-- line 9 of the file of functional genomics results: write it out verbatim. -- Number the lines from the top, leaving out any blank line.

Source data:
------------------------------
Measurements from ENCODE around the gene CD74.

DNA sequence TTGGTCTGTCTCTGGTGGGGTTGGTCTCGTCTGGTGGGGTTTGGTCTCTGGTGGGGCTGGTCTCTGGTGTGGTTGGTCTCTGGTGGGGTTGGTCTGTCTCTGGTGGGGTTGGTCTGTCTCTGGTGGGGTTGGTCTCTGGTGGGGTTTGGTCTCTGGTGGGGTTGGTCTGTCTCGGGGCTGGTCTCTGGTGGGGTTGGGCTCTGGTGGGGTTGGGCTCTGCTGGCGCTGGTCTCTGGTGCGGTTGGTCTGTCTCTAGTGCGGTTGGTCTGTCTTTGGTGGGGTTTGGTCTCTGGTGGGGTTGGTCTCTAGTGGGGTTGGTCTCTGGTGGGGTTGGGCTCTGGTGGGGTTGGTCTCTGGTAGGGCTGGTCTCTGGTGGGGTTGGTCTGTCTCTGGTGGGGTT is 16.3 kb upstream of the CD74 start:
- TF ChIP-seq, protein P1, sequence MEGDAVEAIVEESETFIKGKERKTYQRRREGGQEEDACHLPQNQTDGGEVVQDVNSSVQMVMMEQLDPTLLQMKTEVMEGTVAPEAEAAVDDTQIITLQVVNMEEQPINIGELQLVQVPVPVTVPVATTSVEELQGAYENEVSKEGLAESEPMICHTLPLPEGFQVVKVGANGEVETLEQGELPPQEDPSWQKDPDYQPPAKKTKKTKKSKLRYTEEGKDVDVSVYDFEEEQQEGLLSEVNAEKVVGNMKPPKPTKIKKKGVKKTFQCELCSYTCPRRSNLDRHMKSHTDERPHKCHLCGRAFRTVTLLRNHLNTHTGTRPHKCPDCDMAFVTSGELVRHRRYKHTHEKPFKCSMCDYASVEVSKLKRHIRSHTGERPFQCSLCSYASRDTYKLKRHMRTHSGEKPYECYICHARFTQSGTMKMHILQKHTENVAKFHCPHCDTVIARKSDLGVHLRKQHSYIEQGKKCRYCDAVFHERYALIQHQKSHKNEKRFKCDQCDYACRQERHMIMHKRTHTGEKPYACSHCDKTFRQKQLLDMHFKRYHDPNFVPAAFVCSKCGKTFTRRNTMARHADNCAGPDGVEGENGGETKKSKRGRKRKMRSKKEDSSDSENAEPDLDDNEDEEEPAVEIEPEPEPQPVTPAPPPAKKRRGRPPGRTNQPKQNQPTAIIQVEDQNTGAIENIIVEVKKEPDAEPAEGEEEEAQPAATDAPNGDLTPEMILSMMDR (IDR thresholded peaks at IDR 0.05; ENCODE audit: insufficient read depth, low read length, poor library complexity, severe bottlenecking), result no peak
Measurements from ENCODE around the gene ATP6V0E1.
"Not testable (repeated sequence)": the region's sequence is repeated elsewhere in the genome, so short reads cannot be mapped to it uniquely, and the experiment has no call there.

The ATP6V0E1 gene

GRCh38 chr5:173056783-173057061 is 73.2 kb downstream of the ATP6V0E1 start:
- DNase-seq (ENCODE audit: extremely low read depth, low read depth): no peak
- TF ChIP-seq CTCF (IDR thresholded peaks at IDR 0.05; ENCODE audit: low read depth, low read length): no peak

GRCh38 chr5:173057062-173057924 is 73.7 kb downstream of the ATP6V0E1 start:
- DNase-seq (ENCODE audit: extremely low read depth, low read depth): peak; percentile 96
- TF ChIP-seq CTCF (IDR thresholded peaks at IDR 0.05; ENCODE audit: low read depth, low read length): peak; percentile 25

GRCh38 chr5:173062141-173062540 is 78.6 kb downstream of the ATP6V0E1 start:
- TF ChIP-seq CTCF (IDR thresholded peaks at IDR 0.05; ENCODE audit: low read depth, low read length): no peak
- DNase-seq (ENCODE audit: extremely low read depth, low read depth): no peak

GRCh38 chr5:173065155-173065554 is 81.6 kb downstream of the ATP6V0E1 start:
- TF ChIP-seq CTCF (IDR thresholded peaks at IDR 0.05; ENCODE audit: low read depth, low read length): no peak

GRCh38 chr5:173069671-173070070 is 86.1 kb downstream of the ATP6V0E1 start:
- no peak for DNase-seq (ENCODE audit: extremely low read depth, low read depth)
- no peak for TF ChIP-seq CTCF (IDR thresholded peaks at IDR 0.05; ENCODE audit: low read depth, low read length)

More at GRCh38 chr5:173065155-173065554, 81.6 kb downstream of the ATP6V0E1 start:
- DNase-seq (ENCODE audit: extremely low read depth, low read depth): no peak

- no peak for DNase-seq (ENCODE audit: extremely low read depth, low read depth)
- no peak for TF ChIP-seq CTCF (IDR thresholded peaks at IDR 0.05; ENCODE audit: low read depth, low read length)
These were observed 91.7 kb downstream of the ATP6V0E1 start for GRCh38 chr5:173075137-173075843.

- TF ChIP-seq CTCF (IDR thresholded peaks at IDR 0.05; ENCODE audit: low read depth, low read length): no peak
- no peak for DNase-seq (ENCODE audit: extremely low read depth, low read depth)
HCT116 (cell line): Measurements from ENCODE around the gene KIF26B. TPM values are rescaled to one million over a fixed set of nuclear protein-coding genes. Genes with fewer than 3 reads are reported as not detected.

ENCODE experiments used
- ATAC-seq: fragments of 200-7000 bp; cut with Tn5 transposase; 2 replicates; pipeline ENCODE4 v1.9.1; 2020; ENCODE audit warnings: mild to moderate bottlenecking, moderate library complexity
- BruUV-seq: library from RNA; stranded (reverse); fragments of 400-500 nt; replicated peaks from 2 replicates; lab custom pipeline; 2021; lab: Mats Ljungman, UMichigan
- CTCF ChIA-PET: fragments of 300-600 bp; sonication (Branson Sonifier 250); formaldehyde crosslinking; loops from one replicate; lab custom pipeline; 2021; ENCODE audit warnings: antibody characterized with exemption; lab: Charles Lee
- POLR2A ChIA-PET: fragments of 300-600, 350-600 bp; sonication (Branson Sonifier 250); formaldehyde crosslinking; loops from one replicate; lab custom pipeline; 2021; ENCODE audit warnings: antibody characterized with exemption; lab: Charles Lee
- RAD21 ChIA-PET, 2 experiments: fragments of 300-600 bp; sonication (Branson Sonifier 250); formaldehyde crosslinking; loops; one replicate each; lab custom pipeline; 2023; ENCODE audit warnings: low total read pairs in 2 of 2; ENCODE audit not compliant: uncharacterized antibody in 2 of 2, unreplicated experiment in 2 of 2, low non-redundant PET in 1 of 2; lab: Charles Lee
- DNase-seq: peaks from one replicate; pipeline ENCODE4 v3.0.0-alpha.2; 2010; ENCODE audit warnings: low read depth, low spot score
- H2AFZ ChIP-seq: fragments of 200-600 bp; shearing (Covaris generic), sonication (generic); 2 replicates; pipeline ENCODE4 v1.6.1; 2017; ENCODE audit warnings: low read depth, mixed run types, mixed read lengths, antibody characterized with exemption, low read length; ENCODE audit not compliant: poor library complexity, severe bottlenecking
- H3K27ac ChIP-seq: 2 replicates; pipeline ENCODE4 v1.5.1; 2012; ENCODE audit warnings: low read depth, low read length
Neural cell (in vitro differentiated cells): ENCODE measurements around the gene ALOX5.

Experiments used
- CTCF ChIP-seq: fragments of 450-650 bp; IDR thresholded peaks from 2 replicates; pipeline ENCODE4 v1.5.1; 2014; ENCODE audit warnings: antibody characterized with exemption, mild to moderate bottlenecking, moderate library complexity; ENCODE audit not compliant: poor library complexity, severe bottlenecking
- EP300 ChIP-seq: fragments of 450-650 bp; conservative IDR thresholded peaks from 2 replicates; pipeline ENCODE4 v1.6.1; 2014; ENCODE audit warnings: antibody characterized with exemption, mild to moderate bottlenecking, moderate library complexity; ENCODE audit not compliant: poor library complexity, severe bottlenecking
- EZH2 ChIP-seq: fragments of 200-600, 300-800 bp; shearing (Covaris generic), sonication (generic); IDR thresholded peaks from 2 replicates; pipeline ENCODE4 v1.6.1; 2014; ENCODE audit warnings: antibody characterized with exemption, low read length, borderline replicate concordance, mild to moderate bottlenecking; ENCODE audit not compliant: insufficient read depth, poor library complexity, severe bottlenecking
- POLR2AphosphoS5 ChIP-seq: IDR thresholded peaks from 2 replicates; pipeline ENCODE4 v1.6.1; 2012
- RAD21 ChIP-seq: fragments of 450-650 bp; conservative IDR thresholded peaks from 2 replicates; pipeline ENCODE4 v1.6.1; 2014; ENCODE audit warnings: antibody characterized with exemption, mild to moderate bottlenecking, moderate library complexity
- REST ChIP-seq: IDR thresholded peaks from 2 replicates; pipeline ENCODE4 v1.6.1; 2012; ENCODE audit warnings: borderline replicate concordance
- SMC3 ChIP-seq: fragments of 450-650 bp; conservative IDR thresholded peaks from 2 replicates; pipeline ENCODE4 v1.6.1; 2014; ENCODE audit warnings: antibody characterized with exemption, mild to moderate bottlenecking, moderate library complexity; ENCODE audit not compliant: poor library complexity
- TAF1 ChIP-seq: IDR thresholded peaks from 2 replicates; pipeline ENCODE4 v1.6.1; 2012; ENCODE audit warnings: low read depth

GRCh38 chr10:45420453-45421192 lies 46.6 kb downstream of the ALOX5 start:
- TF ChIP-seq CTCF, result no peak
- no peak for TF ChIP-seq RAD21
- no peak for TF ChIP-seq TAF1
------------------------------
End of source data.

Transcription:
- TF ChIP-seq CTCF (IDR thresholded peaks at IDR 0.05; ENCODE audit: low read depth, low read length): no peak